<meta charset="utf-8">
        <meta name="viewport" content="width=device-width, initial-scale=1.0, user-scalable=no, maximum-scale=1.0">
        <title>My Homepage</title>
    </head>
    <body>
    	<h1>{{ grettings }}</h1>
    </body>
</html>

Note that I am not using context.grettings but I am using just grettings you can pass any valid data type in this dictionary and access it in template. Let’s say I have passed three items in the dictionary context, say obj1, obj2, obj3 with any valid data type, in our template we would have three variables obj1, obj2, obj3 with there respective values. Templating in django is a vast topics and deserves a post of its own.

JSON Response

We can also return json response in a similar fashion as HttpResponse. It can be seen below,

from django.http import JsonResponse

def my_json_response_view(request):
    JsonResponse({"response" : "My cool JSON Response 😎."})
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Django for Beginners: Build Websites with Python and Django

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URLS

Now after reading this you might be saying you told us how to send response but how and when to execute these responses, and how to use routes and your answer is here,

We define routes in urls.py in root of out project folder, and to do so we import views from our app in main and then assign each view to one or more urls,

from django.contrib import admin
from django.urls import path

# Changes
from myapp.views import home_page, about_page

urlpatterns = [
    path('admin/', admin.site.urls),

    # Changes
    path("", home_page, name="home"),
    path("about/", about_page, name="about"),

]

We assign route to views using path method and it has the following syntax

path(route_name, view, name)

Where route_name and view are compulsory and name if optional. We use name because it becomes easy to during redirect and stuff.

You may have noticed that in home route we have passed an empty string as route and it is because Django by it self adds / at the start of each route. So keep this in mind as it may cause you hours of headache to determine why you route is not working. Also add / at the end of each route as if you don’t add it it may cause you some problems and have definitely caused me many problems. Whenever a user visits let’s say to https:\\example.com\about-us and you have set route in your urls.py to /about-us/ then the user will automatically be redirected to https:\\example.com\about-us\.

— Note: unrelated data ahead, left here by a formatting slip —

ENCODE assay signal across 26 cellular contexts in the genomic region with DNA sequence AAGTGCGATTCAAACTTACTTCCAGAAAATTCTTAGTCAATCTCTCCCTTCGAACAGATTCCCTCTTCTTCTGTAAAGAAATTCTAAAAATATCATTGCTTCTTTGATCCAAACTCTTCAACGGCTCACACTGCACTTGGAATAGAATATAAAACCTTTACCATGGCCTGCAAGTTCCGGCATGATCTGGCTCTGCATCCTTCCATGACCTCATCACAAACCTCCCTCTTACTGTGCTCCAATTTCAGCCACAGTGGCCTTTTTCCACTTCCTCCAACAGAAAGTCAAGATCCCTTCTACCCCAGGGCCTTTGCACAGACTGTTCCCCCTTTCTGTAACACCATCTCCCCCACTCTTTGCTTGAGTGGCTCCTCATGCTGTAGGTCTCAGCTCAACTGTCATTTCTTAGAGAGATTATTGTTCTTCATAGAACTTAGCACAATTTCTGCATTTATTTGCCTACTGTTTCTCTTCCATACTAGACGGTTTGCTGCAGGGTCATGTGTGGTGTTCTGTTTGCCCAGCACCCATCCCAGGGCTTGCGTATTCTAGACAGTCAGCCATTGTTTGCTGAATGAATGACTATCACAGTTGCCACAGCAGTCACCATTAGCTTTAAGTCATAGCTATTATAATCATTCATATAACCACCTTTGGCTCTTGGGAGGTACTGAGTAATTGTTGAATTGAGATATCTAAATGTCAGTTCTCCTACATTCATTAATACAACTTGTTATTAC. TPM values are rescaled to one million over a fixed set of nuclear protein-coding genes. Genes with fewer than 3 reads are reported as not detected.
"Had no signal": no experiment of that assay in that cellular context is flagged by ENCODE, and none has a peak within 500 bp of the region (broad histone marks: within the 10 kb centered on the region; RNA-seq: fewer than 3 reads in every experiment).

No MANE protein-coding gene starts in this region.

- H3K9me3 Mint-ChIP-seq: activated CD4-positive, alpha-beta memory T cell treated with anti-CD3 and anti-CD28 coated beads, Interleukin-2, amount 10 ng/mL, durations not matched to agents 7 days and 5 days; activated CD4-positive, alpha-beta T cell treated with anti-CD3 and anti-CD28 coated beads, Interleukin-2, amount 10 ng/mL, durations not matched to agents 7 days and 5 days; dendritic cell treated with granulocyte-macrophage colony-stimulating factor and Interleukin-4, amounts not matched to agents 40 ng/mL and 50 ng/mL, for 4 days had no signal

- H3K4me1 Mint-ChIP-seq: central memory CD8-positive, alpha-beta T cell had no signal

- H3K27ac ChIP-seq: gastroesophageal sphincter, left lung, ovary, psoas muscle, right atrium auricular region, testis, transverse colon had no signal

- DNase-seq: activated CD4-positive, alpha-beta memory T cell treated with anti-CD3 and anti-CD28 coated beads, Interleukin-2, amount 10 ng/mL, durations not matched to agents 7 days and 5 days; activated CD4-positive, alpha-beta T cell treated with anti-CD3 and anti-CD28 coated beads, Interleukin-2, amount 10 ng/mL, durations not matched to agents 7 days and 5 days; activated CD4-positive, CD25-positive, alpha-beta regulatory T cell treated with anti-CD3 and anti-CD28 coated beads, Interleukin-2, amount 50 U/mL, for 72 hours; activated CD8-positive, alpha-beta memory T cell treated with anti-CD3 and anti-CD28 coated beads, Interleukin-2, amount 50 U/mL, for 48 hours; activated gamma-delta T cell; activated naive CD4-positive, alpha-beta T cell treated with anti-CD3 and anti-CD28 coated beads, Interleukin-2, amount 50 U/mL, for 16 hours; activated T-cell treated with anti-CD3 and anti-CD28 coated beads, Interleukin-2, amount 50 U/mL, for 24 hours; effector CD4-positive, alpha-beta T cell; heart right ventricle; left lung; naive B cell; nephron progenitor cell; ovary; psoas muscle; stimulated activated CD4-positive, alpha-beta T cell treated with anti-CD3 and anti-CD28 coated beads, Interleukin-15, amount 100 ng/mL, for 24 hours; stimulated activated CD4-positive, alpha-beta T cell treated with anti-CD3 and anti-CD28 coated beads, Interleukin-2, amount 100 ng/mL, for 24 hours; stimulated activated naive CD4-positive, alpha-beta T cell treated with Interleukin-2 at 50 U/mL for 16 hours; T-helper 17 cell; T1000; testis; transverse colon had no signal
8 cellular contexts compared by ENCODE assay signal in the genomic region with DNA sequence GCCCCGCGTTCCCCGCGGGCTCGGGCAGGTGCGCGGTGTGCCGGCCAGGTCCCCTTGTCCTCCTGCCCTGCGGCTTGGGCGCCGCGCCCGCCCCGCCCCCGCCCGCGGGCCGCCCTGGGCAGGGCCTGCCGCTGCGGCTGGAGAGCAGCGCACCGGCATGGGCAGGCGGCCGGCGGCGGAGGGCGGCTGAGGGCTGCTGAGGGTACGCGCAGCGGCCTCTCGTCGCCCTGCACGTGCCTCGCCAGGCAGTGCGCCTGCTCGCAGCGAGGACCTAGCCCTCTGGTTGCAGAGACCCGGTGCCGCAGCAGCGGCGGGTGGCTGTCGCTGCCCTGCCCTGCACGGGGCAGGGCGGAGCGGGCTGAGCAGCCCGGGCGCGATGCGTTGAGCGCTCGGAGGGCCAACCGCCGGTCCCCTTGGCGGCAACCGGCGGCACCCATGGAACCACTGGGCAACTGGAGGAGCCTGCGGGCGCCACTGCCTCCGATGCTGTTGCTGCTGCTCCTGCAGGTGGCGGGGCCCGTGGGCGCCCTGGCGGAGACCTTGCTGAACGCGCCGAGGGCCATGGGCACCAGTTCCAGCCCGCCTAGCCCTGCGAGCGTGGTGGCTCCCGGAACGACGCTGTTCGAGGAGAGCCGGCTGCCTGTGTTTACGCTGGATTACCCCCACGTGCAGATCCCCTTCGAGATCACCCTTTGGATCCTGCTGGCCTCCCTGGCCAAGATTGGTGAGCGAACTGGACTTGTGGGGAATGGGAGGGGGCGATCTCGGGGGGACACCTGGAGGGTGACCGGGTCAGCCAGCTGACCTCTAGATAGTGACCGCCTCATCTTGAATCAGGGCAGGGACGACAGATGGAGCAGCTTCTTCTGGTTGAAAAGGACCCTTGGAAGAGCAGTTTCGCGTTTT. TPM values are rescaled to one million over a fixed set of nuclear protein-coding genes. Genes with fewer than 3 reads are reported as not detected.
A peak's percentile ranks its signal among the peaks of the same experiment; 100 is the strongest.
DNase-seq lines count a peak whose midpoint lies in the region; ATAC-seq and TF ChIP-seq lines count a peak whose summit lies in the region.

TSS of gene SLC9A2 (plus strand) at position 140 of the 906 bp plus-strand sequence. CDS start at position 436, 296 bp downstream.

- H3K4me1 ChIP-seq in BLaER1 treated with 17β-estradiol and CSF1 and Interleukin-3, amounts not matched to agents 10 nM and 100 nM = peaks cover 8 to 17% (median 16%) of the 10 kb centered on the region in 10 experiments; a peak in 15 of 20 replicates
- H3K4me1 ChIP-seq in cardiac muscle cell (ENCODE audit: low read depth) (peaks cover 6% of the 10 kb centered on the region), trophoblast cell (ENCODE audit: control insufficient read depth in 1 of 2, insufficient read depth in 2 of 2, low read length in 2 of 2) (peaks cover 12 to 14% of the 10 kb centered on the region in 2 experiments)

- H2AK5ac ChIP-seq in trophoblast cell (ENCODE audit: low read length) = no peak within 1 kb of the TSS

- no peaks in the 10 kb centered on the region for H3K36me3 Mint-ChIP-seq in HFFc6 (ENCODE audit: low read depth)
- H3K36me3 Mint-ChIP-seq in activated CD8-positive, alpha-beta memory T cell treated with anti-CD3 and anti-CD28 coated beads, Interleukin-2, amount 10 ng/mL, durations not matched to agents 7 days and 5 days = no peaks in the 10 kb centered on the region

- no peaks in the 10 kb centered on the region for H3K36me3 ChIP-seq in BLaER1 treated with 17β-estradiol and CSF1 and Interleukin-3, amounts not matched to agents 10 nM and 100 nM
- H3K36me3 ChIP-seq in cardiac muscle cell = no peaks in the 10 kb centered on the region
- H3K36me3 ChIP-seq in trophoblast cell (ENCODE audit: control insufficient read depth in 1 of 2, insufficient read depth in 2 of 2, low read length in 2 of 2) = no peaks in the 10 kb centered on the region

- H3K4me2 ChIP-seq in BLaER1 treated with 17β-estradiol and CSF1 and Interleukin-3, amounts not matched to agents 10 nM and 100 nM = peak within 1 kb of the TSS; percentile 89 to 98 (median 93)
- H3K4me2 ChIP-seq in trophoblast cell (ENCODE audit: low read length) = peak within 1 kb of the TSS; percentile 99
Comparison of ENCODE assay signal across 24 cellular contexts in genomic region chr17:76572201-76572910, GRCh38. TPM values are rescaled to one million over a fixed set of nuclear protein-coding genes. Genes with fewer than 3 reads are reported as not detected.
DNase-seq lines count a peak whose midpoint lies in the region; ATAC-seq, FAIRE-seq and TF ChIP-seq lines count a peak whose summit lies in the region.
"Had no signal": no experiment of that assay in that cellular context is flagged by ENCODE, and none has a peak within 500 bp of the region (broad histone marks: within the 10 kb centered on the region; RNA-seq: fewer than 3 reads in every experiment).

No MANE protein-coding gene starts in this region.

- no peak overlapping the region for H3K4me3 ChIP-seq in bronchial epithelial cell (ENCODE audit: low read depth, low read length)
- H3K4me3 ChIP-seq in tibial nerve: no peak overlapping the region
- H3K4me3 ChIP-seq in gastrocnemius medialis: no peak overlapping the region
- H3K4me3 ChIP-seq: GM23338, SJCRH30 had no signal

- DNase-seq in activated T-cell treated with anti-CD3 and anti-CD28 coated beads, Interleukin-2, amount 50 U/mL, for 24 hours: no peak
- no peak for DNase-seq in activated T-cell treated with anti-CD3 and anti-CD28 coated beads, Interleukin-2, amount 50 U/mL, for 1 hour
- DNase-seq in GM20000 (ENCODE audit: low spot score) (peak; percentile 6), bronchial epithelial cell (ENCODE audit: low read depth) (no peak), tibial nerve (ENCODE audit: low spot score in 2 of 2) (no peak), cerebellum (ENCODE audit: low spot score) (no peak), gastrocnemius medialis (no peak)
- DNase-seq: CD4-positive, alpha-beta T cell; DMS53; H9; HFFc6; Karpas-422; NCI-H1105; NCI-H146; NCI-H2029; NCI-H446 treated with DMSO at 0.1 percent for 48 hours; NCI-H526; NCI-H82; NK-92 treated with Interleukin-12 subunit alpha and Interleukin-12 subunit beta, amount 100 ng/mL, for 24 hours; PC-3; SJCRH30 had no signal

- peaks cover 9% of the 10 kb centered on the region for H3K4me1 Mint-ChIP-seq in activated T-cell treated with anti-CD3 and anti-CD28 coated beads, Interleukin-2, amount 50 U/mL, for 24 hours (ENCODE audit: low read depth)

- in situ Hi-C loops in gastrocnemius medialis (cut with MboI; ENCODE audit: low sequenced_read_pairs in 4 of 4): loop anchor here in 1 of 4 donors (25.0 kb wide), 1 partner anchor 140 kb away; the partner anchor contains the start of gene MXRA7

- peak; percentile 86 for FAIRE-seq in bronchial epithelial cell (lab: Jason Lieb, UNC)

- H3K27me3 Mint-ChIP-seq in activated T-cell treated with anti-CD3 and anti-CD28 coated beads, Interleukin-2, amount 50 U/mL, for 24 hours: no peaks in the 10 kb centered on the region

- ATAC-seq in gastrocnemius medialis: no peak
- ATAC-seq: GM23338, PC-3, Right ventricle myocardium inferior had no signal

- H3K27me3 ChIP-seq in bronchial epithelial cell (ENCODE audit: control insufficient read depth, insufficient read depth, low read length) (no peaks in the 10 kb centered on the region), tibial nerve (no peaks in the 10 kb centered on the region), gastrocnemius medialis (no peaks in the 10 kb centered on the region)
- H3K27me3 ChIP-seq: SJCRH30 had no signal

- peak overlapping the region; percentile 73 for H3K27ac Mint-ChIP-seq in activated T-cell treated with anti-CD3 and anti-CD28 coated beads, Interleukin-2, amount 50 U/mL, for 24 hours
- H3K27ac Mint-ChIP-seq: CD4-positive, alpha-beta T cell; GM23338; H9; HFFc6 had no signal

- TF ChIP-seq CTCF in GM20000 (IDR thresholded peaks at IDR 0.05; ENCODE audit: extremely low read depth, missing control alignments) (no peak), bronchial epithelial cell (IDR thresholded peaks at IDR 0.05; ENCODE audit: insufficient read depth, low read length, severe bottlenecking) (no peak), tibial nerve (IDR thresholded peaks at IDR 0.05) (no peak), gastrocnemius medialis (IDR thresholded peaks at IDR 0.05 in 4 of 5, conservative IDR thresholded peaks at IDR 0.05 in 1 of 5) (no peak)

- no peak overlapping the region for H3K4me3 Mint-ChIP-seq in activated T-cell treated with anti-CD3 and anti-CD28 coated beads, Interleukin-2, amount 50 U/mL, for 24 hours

Splitting Routes

But don’t you feel it has began to look messy and as we add more apps it will get out of hand and so for these reason we split our single view file and create multiple view file usually one for each app. It is also a good practice that keep code clean and readable. So to split our urls.py file we create urls.py in each app and then import path and create urlpatterns list , the name of the list should be same otherwise django will not detect URLs. You can use the following code snippet as your base template and copy and paste it.

from django.urls import path
from .views import home_page, about_page

urlpatterns = [
    path("", home_page, name="home"),
    path("about/", about_page, name="about"),
]

But we are not over here we need to tell to django to go to these file to obtain urlpatterns and we specify this using include method from django.urls and pass the relative path it as a string see example below,

from django.contrib import admin
from django.urls import path, include # Changes


urlpatterns = [
    path('admin/', admin.site.urls),

    # Changes
    path("", include("myapp.urls")),

]

We have also passed an empty string in place of route in above path method and this is because we don’t want any prefix with our urls present in urls.py in our app. So the route for the files in urls.py in myapp would be https:\\example.com\ for home and https:\\example.com\about\. We can also pass route if we like lets say instead of empty string I would have passed more\ the the routes will be a bit different and would be https:\\example.com\more\about\ and https:\\example.com\more\about\ respectively.


⚠️ Warning : Shameless plug ahead.


In next post we will see how to create dynamic urls and how to verify the type of data passed and so on. Guys if you like it please share because with your help we can reach to more people and I can continue to write with same joy and same excitement or more as I am writing right now.

Also check out some of my other posts down here.